Toward Law Schools that Produce Happier Lawyers
Reading: Levit/Linder, Happy Lawyers (Chapter 5)
Reading: Levit & Linder, Syracuse Law Review, Happy Law Students, Happy Lawyers
SSRN cite: http://papers.ssrn.com/sol3/papers.cfm?abstract_id=1095271
Session 3 Questions:
1. What are some of the causes of student stress in law school?
(1) Poll E
2. Personality types and specific practices within the field of law
(1) hand-out on personality types and practice areas
3. In what ways could law schools humanize legal education? What law school policies should change? What teaching practices should change?
4. Should law schools offer courses focusing on career satisfaction issues?
5. Should law schools steer students to firms that are likely to make them happier?
6. Should schools ask that interviewing firms complete questionaires about the nature of their workplace environments?
7. Should schools discourage would-be students from attending who don't seem likely to find happiness in law?
8. Should schools do more to provide information about non-traditional ways of exploiting a JD degree?
9. What specific steps can law schools take to make the law school experience a happier one?
(a) empowering students to make decisions affecting their education
(b) bounded choice (choices, but not too many) with respect to courses and projects
(c) offering opportunities for connections (collaborative projects, social events, etc.)
(d) providing a physical setting that facilities coming together with other students and faculty
(e) offering course work that is challenging, but not anxiety-producing
(f) providing opportunities for volunteer work
(g) surrogation: learning from those who have gone ahead
10. If law schools focus more on finding happiness-producing jobs for their graduates than high income-producing job, what will be
the impact on law school finances over the long term?
11. Identifying and finding ways to use your signature strengths
(1) list of 24 strengths
(2) Values in Action Test of 24 Character Strengths
12. Envisioning your career path
(1) career path exercise
(2) drafting a professional vision statement
(3) identifying tradeoffs: exercise
Groups: Designing a curriculum that better promotes happiness
Creating Happier Law Firms
Reading: Levit/Linder, Happy Lawyers (Chapter 6)
Session 4 Questions:
1. What kinds of prediction errors might you make about what future career would make you happy? [See Nettles, especially pages 34-54]
2. Why should law firms care about making their lawyers happy?
3. Are there any institutional forces pushing law firms to change their billable hour model?9. What compensation scheme is most likely to produce happier lawyers?
(a) billable hours chart
(b) Missouri lawyers' median salaries: chart
4. Do some tools work better for some generations than for others?
5. What is known about the size of firms and the levels of happiness of lawyers in those firms? Salaries and happiness?
(1) law firm salary graph
6. Are public sector lawyers happier than private sector lawyers?
7. Do lawyers tend to get happier or less happy as their careers progress?
8. What can be done to promote better work-life balance while still meeting firm objectives?
(a) Levit and Linder handout on compensation systems
10. Which are happier, firms that are meritocracies or firms that have an egalitarian ethic?
11. Generational differences between firm members and their effects on happiness
(a) Levit and Linder handout on generational differences
12. Do lawyers self-select the type of firms that make them happier?
13. What architecture or firm design features promote higher happiness levels?
(a) design quotes
(b) Norwegian law firm
(d) architectual and design features that promote happiness
(e) group design project
14. Does providing greater feedback make for happier lawyers?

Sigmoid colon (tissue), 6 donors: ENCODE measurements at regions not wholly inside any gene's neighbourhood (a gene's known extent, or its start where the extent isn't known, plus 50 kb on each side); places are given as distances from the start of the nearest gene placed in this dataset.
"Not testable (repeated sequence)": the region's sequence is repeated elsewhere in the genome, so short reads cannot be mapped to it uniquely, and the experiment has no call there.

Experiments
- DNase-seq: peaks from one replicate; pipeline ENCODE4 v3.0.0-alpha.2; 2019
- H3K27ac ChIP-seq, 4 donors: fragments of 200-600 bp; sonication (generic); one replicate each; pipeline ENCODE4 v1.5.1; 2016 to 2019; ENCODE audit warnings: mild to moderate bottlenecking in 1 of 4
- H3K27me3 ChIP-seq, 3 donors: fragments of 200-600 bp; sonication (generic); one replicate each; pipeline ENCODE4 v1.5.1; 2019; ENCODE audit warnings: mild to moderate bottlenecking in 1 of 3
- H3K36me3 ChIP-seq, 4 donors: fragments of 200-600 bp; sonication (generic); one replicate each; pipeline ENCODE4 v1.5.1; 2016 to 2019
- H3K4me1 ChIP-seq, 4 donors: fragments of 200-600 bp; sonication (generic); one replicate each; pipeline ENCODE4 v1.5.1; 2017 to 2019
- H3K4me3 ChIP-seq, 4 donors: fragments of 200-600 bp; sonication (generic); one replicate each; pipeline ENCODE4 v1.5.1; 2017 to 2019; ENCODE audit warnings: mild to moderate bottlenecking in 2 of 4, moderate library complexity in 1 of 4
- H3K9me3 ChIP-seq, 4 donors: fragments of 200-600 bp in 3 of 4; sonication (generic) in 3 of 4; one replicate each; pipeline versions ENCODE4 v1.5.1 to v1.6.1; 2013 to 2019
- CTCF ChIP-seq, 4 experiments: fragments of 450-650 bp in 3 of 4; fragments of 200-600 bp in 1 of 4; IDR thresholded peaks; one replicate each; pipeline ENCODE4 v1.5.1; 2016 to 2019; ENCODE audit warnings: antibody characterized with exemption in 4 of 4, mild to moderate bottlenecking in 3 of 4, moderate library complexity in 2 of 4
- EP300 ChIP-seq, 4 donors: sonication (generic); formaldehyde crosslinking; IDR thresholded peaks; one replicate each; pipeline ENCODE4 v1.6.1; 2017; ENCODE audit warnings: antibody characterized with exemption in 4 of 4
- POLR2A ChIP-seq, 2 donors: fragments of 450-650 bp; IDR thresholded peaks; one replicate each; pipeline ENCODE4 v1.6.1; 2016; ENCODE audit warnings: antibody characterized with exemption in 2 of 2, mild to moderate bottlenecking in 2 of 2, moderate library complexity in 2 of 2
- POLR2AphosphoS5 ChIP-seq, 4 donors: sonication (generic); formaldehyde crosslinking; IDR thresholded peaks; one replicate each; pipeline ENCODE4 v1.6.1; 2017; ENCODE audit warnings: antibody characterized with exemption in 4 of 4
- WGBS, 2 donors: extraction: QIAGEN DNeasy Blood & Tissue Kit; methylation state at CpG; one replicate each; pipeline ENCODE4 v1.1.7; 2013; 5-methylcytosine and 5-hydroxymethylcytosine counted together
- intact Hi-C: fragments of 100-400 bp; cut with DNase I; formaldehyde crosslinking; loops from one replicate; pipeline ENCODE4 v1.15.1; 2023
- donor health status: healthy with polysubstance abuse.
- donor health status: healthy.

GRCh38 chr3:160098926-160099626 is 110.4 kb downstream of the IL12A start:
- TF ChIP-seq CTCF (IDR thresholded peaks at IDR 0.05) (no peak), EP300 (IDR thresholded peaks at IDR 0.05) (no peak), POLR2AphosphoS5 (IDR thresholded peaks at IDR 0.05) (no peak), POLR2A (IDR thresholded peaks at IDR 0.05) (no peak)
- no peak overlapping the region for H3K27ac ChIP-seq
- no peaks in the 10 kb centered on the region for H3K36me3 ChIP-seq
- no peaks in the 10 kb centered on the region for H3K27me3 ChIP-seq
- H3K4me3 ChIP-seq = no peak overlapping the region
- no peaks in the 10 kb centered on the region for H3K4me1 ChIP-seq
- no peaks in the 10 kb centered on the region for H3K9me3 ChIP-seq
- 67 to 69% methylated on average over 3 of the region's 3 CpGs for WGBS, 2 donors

15. How can mentoring programs increase happiness among associates?
16. What sorts of firm-sponsored social events and activities are most likely to boost happiness?
17. How can firms learn from their employees about how to increase job satisfaction?
18. Can pro bono work boost happiness levels? What sorts of pro bono work has the best effect?
19. What questions should you ask an interviewer? What should you try to learn about a firm during a summer job?
Groups: Designing a law office that facilitates happiness
Identifying reforms that can make your firm a happier place
Stories of Happy and Unhappy Lawyers
Reading: Levit/Linder (Chapters 7 and 8)
Session 5 Questions:
1. What have you learned from your interview about satisfaction in legal careers?
2. What sorts of experiences seem to bring the most happiness to lawyers? What have been peak experiences?
3. What are the tradeoffs that lawyers most frequently complain about?
4. Can you see yourself happy as a lawyer? What type of lawyer?
5. Are happy lawyers better lawyers?
6. Is happiness the best goal for a career?
7. How happy can a career be?
Student presentations: Stories and lessons from interviews with experienced lawyers
PART TWO: SEEKING QUALITY IN THE PRACTICE OF LAW (questions and additional reading to be added)
Session 7: The Good Lawyer is Empathetic
Reading: The Good Lawyer, Linder/Levit (Preface and Chapter 1)
Session 7 Questions:
1. What is empathy?
(a) Empathy Quotient test
(b) "All about Empathy," Psychology Today
(c) TED talk: "The Empathetic Civilization" by Jeremy Rifkin
2. How might being empathetic make you a better lawyer?
(a) How can empathy help you to avoid miscommunication?
(b) How can empathy help you to tell a more compelling story?
3. Which of the 12 "toolkit" tips for improving empathetic response seem most relevant to you?
4. Are you a Thinker or a Feeler? (Myers-Briggs Assessment)
5 . Can empathy be taught?
6. Does empathy present risks to good lawyering? What are they?
7. Is there too much empathy in jury rooms?
8. Should judges be empathetic?
9. Does empathy lead to altruism?
Session 8: The Good Lawyer is Courageous; The Good Lawyer Has Ample Willpower
Reading: The Good Lawyer, Linder/Levit (Chapters 2 and 3)
1. What is courage?
(a) Raph Nader on the need for moral courage (YouTube)
2. What is willpower?
(a) Homepage of Stanford psychologist Kelly McGonigal
(b) "The Science of Willpower" (Kelly McGonigal, TED talk)
Session 9: The Good Lawyer Values Others in the Legal Profession
Reading: The Good Lawyer, Linder/Levit (Chapter 4)
1. Why do liberals and conservatives disagree?
(a) TED talk: "The moral roots of liberals and conservatives" by Jonathan Haidt
Session 10: The Good Lawyer Uses Both Intuition and Deliberative Thinking; The Good Lawyer Thinks Realistically About the Future
Reading: The Good Lawyer, Linder/Levit (Chapters 5 and 6)
Session 11: The Good Lawyer Serves the Trues Interests of Clients; The Good Lawyer Pursues Justice With Integrity
Reading: The Good Lawyer, Linder/Levit (Chapter 7 and 8)
Session 12: The Good Lawyer is Persuasive; Seeking Quality in a Rapidly Changing Profession
Reading: The Good Lawyer, Linder/Levit (Chapters 9 and 10)
Student presentations: "Where I Stand: What Really Matters in My Career"/ "My Professional Journey"